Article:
Report: Europe home to 47% of global fermentation capacity
A new report has shed light on Europe’s potential to become a world leader in producing sustainable food through fermentation – revealing that the continent is home to almost half of the global sector’s manufacturing capacity.
The report titled ‘Fermentation – A Global Climate Solution’ – released by the Good Food Institute (GFI) and Integration Consulting – maps the sector and provides businesses and governments with “crucial insights” into how to scale up production to reduce climate emissions and satisfy global demand for meat.
A study in multidisciplinary science journal Nature last year found that replacing 20% of the world’s beef with fermentation-made meat could halve global deforestation, and analysis of Quorn’s fermentation-made meat (made from mycoproteins) found a carbon footprint 70% lower than chicken.
Fermentation can also help reduce food waste by transforming agricultural surplus and byproducts into nutritious food, offering farmers a new source of revenue.
GFI’s report has found 89 companies worldwide currently provide around 16 million litres of capacity to produce this food – and 47% of this exists in Europe, followed by the US at 34%.
The report warns that increase in consumer demand will stretch this capacity and that there is a mismatch of current manufacturing capacity in terms of scale, location and technical capabilities, compared to the local needs of the players in the industry.
The report also finds a lack of technical capabilities and production capacity is preventing start-ups from scaling and says more help is needed to enable early-stage producers to overcome the early period between initial venture capital investment and the transition towards commercialisation.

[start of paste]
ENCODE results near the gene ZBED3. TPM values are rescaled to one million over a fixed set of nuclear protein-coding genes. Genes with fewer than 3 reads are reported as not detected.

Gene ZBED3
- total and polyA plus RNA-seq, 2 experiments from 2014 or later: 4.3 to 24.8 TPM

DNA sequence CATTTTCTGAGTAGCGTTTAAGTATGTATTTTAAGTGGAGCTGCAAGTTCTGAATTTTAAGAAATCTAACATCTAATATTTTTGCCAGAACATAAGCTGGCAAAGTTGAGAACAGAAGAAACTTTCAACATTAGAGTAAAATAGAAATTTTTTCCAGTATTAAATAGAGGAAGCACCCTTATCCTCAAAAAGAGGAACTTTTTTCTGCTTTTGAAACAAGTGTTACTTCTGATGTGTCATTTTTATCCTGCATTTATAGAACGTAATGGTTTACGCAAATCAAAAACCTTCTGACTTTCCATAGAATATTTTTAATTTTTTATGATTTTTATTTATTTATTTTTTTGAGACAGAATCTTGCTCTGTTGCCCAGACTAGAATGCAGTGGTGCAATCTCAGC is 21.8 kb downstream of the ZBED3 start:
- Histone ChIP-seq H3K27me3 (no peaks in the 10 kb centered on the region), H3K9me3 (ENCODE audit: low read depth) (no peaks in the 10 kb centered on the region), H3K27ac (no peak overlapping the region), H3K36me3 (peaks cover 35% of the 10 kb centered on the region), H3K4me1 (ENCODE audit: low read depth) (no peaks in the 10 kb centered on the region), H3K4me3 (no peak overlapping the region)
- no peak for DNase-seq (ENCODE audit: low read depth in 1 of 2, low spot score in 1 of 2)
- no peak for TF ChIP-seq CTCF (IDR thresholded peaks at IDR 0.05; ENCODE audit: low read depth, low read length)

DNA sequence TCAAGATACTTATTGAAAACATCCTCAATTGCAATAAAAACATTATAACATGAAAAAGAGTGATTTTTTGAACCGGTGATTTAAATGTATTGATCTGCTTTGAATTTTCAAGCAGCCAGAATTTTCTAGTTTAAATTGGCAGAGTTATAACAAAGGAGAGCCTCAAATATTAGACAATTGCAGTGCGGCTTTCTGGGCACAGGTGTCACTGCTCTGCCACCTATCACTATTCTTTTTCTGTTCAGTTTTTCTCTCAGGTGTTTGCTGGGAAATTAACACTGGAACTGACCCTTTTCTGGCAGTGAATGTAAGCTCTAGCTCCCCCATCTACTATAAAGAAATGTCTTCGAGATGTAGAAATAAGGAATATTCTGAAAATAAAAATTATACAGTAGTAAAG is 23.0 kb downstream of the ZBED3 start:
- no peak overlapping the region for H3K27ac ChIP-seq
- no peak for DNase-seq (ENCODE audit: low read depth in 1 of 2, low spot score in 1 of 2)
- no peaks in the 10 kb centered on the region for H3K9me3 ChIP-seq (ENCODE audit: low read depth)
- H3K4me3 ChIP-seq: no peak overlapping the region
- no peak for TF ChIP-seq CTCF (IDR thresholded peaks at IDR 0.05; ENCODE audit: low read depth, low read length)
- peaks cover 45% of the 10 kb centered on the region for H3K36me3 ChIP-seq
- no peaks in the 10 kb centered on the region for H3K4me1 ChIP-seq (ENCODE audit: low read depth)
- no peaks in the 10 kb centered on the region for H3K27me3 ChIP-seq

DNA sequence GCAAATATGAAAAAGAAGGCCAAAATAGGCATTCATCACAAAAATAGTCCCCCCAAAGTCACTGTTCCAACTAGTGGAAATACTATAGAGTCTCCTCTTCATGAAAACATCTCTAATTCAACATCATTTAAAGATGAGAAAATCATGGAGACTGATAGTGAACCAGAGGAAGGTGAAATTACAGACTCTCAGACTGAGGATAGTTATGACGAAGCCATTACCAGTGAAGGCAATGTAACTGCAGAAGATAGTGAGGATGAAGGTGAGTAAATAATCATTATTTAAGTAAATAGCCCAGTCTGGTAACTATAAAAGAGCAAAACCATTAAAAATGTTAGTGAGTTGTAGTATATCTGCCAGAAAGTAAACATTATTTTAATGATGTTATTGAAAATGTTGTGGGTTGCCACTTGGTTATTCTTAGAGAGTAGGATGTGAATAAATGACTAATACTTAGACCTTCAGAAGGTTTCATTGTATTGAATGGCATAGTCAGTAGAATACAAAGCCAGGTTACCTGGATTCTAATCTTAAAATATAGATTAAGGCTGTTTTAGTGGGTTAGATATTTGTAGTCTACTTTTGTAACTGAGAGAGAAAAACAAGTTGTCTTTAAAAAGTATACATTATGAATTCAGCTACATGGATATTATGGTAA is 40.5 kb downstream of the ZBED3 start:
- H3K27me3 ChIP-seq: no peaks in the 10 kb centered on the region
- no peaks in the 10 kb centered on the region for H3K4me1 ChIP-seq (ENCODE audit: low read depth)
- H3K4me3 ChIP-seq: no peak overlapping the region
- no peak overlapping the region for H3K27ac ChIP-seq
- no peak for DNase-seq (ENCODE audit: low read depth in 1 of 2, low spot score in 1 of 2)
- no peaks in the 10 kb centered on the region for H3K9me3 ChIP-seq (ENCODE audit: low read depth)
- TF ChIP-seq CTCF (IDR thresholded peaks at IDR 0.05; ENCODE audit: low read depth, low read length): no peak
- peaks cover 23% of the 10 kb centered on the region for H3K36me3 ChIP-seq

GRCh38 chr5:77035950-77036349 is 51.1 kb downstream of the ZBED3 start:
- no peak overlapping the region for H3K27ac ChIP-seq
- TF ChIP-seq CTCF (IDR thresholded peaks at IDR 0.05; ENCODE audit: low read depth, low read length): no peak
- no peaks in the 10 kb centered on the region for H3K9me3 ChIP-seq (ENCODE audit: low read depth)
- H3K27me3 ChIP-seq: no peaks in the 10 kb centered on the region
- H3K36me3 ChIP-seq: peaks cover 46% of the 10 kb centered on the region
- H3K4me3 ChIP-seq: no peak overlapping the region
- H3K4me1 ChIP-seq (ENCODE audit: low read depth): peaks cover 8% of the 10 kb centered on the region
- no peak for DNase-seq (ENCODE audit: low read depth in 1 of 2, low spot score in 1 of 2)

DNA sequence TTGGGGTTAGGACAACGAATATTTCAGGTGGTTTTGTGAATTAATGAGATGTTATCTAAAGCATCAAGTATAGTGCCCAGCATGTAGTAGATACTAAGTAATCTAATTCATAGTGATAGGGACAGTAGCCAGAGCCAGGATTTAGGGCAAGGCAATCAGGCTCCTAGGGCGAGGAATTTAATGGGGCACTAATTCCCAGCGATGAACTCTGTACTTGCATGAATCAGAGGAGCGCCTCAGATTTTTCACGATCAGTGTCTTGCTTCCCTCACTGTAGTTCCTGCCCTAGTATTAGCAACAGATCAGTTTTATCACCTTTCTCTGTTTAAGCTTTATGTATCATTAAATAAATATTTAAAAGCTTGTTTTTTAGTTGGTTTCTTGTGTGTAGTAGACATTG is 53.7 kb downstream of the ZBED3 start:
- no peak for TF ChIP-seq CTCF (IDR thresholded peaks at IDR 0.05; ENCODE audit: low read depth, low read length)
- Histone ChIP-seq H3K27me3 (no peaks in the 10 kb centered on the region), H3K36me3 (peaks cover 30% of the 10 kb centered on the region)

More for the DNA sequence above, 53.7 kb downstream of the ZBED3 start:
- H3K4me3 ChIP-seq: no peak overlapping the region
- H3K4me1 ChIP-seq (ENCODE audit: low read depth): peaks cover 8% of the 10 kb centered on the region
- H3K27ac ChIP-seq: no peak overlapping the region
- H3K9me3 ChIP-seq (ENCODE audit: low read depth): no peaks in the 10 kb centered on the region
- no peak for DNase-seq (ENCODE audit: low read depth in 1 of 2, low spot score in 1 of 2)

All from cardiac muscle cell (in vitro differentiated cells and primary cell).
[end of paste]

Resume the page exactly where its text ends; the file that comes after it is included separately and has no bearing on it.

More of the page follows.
It urges governments to fund research and development and infrastructure, helping to commercialise the production of these sustainable foods to meet their climate goals.
The report also advises businesses to invest in more fermentation capacity and adds that developing existing industrial sites and equipment can reduce upfront costs by as much as 70% and cut lead times as short as six months. Breweries are highlighted as one of the most suitable options, as the sustainable protein fermentation industry uses fermenters, filtration systems and other equipment like those used to brew beer.
Carlotte Lucas, senior corporate engagement manager at GFI, said: “European companies have been pioneers in developing innovative fermentation-made products that can feed our growing population, and this report demonstrates how government and industry investment can unleash that potential”.
She continued: “Fermentation can deliver the meat people want sustainably, while giving farmers the potential to create new revenue streams and freeing up space for nature. As severe heatwaves and droughts put increasing pressure on yields from conventional agriculture, industry leaders, scientists and policymakers must work together to scale up this sector as quickly as possible.”